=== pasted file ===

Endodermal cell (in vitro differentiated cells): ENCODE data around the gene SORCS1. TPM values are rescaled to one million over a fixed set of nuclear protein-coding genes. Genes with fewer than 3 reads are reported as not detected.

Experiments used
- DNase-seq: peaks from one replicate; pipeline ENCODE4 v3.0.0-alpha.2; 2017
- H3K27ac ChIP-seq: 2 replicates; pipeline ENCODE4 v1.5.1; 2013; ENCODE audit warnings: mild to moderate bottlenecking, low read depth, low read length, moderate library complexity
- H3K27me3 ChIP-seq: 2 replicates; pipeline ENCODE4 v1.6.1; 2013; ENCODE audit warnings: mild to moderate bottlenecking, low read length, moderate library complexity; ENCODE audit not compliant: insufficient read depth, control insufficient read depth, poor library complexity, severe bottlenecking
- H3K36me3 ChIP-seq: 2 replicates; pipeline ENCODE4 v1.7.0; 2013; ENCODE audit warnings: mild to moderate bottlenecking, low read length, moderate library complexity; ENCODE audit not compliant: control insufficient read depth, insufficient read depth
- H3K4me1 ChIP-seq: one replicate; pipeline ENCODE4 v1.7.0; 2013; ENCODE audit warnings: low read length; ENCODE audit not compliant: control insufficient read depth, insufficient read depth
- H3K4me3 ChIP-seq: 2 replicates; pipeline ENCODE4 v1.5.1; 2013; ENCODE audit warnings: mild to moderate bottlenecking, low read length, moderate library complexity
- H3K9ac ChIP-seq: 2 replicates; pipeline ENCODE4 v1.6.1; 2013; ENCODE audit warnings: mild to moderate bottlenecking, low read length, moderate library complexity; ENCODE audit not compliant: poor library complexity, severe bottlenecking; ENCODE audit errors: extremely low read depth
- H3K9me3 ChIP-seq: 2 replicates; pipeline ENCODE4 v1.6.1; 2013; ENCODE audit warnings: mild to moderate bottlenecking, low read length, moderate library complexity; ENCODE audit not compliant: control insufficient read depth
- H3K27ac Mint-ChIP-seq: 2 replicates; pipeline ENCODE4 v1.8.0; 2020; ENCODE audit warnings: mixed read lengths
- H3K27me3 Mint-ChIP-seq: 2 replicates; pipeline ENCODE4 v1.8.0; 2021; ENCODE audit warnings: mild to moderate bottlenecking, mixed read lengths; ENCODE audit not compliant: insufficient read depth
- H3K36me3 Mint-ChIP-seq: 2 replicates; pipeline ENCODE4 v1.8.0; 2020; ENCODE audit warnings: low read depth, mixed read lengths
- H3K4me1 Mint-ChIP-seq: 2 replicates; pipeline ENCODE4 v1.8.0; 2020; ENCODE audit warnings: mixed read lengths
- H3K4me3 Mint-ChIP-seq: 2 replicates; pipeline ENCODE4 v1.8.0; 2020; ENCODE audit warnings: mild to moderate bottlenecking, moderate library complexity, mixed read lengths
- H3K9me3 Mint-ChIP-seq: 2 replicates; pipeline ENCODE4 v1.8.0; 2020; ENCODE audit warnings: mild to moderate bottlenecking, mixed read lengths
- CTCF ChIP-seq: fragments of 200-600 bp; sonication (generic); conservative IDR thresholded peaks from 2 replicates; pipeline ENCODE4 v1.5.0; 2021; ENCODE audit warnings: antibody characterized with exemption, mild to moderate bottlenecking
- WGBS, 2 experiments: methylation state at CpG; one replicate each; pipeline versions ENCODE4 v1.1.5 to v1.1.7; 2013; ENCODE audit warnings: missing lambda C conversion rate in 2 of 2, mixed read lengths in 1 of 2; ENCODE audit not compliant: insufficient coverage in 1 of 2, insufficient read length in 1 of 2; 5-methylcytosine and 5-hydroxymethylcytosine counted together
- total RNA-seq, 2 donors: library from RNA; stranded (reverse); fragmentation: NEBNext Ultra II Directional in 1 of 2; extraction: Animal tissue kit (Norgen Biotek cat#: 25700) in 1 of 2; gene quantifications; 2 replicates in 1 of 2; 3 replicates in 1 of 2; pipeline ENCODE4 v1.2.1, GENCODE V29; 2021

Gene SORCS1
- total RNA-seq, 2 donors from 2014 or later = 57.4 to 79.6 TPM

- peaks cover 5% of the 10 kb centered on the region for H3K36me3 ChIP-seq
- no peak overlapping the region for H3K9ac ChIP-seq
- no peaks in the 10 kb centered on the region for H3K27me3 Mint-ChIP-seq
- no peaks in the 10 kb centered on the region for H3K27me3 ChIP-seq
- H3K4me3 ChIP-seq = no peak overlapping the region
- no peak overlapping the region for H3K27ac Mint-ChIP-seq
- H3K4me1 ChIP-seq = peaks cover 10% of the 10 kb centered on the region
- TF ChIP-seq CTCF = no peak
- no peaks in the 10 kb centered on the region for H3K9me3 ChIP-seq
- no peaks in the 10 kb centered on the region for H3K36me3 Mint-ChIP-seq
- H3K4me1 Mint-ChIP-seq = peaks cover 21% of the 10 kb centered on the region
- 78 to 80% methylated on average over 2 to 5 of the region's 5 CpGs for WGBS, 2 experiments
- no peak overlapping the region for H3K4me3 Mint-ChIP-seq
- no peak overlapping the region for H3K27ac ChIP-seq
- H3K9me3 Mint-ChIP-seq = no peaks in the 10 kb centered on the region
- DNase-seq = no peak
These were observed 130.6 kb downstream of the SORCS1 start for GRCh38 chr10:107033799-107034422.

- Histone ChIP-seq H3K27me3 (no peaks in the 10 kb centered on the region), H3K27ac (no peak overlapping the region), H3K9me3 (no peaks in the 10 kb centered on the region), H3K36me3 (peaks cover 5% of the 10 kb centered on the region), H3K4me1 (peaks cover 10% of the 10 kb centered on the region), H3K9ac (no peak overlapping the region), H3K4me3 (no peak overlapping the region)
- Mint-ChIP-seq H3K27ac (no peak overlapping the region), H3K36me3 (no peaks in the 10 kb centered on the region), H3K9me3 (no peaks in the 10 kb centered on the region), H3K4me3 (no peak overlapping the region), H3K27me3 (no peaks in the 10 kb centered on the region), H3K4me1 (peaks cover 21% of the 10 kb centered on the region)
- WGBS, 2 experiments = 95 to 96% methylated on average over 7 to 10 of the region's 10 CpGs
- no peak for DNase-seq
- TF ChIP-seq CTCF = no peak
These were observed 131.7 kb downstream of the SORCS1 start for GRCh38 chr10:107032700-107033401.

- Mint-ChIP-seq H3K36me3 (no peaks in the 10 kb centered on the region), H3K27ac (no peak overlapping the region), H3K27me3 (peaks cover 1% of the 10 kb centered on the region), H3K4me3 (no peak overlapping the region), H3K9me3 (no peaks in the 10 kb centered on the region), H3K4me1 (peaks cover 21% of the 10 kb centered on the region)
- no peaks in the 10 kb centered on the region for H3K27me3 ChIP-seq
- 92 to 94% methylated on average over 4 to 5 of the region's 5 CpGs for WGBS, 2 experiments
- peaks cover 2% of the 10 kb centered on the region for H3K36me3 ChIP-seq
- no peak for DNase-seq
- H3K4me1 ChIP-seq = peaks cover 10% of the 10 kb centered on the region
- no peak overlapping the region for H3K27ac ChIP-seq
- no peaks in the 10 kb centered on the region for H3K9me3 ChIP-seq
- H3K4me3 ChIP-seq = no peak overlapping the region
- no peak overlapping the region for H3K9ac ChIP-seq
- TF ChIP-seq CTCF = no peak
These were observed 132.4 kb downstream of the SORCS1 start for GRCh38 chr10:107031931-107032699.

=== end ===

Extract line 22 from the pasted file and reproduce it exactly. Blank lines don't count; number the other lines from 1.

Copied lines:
- peaks cover 5% of the 10 kb centered on the region for H3K36me3 ChIP-seq